Eric Teynier, Partner, Teynier, Pic & Associés, Paris; Eric Teynier has represented governments and private parties in domestic and international arbitration proceedings, both ad hoc and under the aegis of the ICC, AAA, OHBLA / OHADA and AFA. He lectures on arbitration at the University of Paris X.
If a legal or natural person wishes to enforce in France an arbitral award rendered against a State, two different sets of rules apply: French domestic law and international law.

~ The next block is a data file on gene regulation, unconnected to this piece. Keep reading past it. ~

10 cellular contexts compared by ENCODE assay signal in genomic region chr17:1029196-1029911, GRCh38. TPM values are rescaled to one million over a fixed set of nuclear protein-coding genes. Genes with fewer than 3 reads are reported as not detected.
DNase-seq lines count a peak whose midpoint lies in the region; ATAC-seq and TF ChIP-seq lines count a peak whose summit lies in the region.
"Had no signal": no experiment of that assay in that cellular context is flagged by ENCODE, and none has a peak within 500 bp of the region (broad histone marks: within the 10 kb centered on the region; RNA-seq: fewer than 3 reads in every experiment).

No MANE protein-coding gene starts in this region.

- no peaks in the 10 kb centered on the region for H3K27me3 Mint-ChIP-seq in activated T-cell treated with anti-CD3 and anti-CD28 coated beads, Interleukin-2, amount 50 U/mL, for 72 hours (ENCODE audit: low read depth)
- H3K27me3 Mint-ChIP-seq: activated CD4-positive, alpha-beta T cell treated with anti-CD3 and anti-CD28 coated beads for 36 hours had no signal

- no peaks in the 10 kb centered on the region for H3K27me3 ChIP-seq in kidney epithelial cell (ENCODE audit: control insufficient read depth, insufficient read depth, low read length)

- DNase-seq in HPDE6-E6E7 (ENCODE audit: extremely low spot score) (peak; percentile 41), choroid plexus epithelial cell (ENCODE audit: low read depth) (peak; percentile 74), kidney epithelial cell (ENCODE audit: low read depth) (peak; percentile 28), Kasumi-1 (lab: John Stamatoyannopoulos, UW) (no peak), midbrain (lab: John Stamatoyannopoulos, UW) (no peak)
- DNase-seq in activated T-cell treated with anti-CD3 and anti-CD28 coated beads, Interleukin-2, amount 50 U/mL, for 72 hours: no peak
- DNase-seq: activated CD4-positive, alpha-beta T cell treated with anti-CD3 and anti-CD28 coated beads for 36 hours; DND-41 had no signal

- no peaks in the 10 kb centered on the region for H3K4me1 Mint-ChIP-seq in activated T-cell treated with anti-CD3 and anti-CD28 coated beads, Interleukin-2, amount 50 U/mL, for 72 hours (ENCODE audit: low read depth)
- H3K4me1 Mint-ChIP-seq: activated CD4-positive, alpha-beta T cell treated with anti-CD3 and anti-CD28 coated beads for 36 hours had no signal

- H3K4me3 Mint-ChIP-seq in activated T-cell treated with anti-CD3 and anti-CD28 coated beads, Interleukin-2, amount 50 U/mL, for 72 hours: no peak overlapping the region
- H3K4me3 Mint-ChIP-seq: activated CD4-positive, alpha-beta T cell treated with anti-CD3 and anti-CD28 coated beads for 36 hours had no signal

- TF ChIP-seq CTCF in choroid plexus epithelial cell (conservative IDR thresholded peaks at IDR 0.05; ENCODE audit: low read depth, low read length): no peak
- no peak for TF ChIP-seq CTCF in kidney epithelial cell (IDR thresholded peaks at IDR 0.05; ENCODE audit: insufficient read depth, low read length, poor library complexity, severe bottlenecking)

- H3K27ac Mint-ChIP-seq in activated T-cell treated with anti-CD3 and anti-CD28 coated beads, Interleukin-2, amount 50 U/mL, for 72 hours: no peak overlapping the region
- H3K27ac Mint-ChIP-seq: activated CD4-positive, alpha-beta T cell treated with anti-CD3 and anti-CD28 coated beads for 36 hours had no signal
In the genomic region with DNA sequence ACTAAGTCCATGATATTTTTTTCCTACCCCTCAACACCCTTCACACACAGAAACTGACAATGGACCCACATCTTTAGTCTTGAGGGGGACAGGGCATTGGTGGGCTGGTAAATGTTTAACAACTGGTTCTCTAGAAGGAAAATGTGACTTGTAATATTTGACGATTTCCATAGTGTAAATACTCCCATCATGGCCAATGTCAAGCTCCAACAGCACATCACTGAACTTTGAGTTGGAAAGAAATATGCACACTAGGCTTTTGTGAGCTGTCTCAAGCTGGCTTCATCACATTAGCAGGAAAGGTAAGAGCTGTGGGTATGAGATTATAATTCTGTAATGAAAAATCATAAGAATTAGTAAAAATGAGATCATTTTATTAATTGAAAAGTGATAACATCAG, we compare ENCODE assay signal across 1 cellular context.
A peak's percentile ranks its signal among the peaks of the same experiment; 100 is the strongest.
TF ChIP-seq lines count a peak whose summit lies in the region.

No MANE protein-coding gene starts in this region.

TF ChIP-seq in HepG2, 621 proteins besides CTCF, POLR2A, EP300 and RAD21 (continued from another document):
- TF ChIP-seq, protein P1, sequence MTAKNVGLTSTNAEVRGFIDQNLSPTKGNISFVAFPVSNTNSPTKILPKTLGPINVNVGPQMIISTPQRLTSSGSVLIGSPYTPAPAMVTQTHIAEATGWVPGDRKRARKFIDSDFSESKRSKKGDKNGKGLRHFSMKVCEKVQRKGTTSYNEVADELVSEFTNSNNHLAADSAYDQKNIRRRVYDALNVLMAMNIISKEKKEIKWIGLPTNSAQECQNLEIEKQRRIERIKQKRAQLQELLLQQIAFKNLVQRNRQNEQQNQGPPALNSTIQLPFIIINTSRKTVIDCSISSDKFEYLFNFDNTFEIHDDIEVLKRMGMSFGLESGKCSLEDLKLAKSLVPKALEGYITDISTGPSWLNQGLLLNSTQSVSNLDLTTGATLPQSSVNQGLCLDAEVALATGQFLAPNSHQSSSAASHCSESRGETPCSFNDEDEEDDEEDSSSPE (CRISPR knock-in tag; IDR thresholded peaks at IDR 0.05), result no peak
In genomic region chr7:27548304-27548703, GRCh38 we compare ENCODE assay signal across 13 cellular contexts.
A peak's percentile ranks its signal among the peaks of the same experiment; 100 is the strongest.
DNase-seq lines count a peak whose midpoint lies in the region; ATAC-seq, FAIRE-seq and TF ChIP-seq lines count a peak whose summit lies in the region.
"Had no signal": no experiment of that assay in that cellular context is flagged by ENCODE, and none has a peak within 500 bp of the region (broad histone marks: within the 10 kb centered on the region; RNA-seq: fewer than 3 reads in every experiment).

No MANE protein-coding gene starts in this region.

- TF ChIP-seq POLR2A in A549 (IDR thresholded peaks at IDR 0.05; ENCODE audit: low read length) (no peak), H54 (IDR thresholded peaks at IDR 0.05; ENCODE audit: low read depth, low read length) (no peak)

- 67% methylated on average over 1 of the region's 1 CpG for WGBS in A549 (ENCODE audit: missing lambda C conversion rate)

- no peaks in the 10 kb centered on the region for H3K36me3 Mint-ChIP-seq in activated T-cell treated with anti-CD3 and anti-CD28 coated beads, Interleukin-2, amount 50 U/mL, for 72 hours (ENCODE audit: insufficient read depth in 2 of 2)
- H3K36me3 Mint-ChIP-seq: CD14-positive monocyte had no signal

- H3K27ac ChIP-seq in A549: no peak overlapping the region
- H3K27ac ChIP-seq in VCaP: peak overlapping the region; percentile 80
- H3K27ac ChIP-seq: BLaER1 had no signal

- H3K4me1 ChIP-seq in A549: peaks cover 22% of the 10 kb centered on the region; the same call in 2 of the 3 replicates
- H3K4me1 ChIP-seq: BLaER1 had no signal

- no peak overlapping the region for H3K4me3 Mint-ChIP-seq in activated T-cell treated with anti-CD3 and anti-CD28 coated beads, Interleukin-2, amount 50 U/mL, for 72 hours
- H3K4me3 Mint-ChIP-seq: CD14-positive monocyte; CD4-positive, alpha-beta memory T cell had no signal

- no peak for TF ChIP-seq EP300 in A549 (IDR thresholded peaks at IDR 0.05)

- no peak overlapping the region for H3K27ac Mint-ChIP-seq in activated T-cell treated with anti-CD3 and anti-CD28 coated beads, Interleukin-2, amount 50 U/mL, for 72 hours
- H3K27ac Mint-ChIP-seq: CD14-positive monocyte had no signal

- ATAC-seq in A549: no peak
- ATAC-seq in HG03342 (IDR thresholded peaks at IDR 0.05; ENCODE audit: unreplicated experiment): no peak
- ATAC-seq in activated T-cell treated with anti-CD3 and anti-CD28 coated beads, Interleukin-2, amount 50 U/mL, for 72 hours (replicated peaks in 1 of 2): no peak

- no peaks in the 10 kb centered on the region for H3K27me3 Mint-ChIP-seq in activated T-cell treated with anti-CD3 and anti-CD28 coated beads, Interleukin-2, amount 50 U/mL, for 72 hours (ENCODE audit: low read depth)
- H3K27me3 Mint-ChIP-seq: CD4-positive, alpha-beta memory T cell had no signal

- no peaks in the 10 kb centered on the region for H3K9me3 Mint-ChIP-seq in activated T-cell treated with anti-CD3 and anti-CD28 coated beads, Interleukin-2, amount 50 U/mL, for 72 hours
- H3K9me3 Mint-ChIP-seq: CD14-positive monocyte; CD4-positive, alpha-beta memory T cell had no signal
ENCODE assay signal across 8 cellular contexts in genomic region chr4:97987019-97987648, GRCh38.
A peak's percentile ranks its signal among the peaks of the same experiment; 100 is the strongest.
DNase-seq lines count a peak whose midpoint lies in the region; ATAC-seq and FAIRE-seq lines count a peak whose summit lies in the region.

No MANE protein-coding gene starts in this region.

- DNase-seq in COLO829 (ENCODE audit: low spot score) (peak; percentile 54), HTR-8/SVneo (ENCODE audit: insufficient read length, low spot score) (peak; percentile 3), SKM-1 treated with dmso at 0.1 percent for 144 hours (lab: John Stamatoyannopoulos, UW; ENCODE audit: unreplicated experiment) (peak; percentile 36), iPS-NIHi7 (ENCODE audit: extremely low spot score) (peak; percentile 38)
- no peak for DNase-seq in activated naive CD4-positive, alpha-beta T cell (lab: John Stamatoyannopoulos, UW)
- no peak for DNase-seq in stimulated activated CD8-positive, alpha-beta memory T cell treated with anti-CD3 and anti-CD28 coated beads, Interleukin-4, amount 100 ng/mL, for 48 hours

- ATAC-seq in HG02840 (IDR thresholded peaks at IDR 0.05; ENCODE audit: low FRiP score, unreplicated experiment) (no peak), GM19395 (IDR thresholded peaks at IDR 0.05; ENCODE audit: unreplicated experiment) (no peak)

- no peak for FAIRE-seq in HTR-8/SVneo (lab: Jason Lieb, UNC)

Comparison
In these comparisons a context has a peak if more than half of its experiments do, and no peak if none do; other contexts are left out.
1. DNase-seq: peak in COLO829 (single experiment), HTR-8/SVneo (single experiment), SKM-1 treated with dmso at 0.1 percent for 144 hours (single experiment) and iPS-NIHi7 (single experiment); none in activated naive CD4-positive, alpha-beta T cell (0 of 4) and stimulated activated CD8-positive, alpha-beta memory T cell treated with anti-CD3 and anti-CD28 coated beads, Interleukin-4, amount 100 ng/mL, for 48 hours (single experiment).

The relevant French domestic provisions are Articles 1 and 2 of the Law of July 9, 1991 on Civil Execution Procedures (“1991 Law”) and Articles 2284 and 2285 of the Civil Code1, which provide that execution measures must be aimed at the assets of the debtor that constitute the common security of its creditors. Article 1, paragraph 3, of the 1991 Law provides that execution measures do not apply to persons or entities which benefit from an immunity from execution. In the international sphere, public international law rules governing inter-State relations grant the benefit of immunity to foreign States.2 Consequently, an award against a State will not be enforced, at least not against assets it has allocated to a sovereign activity.